A Maine summer is incomplete without a sighting of a Common Loon. These stunning waterfowl are emblematic of Maine’s inland lakes and rivers, as much a part of our identify as puffins and lobsters.
But how much do you really know about our resident Common Loons? Maine Audubon knows quite a bit, having conducted an annual population survey in the state for more than 35 years, and we’re excited to share our knowledge with Martin’s Point during a State of the Loons talk on Wednesday October 30th at 5:30pm in our Community Center at our Scarborough Health Care Center on Route 1.
Common Loons are renowned for their beauty, both in plumage and in song. Their breeding plumage, worn in spring and summer, is an intricate lattice of black and white, as elaborate and detailed as any bird in Maine. Their vocalizations are for many the soundtrack of a Maine summer evening. We’ll play these calls during State of the Loons, and translate them into plain English to help the audience evesdrop on these birds next summer.
We’ll also discuss the surprisingly eventful life cycle of Common Loons. Though they appear to have a serene lifestyle on our lakes and ponds, the life of a Common Loon is surprisingly active, filled with territorial battles, nest defense, the non-stop attention to chicks, and a whole lot of catching fish.
But how are Maine’s loons doing? That was the question Maine Audubon asked itself 36 years ago, before we started our annual Loon Count. Now grown to more than 1,300 volunteers counting loons during a single morning each summer, the Maine Audubon Loon Count has been instrumental in tracking population trends and identifying threats to the health of loons in Maine.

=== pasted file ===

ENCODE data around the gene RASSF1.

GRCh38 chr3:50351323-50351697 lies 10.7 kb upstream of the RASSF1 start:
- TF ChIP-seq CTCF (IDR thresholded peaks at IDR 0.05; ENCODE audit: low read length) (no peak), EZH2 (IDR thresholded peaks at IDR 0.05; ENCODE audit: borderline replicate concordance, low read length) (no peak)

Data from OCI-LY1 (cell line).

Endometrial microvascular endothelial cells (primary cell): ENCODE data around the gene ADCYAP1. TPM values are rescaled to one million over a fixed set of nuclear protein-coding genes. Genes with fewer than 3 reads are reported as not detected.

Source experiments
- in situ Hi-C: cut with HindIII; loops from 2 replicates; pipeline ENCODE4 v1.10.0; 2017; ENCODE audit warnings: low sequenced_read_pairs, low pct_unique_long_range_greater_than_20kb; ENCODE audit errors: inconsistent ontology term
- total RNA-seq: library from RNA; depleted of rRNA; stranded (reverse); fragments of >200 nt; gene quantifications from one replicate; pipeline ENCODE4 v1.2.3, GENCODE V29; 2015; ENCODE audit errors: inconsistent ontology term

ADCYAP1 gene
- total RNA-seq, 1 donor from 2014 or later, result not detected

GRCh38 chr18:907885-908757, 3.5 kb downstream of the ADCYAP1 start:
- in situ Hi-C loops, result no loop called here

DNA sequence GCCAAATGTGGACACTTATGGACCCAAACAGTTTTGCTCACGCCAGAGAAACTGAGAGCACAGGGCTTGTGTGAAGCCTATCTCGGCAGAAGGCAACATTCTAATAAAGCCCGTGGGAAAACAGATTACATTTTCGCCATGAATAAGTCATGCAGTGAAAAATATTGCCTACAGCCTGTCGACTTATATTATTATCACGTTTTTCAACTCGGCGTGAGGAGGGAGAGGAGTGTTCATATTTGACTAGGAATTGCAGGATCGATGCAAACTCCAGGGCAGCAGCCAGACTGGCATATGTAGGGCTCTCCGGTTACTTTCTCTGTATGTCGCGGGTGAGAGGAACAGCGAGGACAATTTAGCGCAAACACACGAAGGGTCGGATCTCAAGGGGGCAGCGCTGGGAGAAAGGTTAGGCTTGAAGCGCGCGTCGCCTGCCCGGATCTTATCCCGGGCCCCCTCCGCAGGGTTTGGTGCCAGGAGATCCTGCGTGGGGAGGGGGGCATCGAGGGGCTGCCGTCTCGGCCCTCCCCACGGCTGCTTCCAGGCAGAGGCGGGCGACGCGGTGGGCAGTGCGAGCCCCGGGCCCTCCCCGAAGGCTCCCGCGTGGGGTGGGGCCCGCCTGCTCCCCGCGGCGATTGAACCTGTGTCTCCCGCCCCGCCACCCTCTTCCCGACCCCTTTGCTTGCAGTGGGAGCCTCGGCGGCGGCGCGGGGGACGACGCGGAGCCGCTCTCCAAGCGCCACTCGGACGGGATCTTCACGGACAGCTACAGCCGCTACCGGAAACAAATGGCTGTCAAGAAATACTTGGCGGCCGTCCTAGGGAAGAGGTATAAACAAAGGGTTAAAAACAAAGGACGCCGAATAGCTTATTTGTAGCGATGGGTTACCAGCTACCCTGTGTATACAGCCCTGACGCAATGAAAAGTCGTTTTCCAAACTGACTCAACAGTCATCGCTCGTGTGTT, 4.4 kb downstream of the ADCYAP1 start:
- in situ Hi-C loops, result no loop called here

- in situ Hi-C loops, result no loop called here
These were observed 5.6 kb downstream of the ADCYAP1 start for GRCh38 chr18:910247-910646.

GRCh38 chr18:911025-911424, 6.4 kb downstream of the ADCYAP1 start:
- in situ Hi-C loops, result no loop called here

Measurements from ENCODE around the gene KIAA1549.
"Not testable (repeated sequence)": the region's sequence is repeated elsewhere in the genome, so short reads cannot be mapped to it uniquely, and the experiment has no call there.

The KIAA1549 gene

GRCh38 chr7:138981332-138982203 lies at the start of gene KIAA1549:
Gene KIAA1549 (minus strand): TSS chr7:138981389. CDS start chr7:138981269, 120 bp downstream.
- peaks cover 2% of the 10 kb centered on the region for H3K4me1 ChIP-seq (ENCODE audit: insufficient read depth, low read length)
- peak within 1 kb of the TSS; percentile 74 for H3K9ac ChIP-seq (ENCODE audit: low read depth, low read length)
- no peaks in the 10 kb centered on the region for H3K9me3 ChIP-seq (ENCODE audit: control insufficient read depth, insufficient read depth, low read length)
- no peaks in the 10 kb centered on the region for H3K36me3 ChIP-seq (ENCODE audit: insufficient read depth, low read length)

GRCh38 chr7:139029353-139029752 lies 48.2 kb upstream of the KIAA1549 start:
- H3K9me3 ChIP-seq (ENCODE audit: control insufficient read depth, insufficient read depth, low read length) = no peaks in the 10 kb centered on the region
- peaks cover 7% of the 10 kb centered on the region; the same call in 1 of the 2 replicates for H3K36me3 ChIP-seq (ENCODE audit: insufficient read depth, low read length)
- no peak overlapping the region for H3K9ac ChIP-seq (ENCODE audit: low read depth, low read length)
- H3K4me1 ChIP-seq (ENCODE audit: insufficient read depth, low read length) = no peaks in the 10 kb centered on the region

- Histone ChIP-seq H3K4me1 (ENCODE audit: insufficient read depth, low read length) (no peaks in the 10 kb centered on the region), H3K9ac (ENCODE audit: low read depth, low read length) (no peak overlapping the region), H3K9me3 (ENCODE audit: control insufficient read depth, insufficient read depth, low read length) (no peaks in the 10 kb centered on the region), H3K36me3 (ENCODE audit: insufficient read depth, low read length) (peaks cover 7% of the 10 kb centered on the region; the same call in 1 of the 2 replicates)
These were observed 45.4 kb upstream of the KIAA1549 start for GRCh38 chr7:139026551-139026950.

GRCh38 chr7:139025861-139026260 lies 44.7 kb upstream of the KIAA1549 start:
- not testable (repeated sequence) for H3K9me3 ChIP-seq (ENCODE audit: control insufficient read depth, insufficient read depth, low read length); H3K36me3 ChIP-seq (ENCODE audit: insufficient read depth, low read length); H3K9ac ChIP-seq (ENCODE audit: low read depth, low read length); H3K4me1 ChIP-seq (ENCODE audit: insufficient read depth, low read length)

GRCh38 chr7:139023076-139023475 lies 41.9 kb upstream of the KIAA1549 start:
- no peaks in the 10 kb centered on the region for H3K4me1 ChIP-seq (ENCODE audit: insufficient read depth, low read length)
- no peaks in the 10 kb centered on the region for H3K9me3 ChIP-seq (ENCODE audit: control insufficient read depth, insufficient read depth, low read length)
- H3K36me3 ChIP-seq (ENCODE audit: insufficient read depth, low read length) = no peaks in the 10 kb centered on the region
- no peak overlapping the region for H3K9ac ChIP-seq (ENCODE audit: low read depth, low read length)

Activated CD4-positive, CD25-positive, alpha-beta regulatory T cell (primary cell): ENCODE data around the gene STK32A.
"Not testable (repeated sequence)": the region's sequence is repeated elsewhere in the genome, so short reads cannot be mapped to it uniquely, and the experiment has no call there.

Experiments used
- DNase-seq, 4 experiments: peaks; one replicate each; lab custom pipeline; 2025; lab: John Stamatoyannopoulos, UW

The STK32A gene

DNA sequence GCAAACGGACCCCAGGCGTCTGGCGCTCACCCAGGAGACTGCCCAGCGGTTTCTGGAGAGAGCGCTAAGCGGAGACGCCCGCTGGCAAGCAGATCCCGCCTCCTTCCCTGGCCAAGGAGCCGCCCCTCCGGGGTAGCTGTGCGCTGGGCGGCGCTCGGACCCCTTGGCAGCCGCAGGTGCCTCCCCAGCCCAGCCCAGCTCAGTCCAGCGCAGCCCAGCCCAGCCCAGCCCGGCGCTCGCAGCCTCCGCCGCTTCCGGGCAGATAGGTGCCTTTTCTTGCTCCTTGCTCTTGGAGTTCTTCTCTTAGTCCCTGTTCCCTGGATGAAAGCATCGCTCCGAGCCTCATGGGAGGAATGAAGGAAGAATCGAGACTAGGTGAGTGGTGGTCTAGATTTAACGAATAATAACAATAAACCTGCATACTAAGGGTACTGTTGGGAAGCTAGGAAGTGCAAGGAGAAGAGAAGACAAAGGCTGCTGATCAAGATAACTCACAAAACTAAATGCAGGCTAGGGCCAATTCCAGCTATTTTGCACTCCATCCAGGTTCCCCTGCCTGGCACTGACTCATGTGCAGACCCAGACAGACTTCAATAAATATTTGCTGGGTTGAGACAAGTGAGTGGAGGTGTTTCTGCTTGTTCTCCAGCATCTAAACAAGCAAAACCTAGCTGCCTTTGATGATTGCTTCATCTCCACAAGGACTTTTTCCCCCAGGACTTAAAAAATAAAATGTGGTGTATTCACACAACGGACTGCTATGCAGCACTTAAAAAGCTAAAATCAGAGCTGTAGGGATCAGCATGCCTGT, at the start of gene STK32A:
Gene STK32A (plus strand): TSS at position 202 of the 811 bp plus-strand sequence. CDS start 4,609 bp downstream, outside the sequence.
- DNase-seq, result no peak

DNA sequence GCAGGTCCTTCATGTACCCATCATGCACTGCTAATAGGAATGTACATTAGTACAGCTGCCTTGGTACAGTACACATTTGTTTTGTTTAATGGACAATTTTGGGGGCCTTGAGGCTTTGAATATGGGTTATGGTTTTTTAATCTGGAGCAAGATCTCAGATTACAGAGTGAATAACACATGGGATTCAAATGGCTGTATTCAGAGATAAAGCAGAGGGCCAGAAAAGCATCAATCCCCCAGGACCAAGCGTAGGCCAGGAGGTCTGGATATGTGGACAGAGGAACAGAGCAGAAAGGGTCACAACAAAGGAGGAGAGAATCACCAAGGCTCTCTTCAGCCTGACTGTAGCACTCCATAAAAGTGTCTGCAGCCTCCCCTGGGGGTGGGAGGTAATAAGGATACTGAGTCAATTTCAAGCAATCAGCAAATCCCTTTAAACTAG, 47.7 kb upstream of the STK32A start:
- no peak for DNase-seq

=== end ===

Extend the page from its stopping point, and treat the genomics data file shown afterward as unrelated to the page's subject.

Our research has revealed many threats. Loons nests are raided by skunks and mink, and the chicks are preyed on from above by eagles and below by large fish. Humans, of course, are the largest threat, ruining nests by driving boats too closely, or scaring birds off the nests. Warming lakes and water pollution both threaten the food sources that loons rely on for survival.
Perhaps the most direct human threat to loons come from discarded lead fishing tackle, accidentally ingested by loons. Lead has the same effects on loons as it does on humans, causing illness and death. Maine Audubon has taken its findings on lead tackle to August and has helped pass important legislation working to keep lead out of our lakes and ponds, though there is more work to do.
So how are Maine’s loons doing? Well, I don’t want to spoil it here, so you’ll have to find out for yourself on October 30th! Nick Lund, Maine Audubon’s Outreach and Network Manager, will lead the discussion about one of Maine’s more recognizable and beloved species, and tell you all you need to know about the state of the loons.
About the Author and Speaker
Nick Lund is Maine Audubon’s Network and Outreach Manager. He’s a native of Falmouth, Maine and writes regular columns on birds and birding for the National Audubon Society. He also maintains The Birdist blog.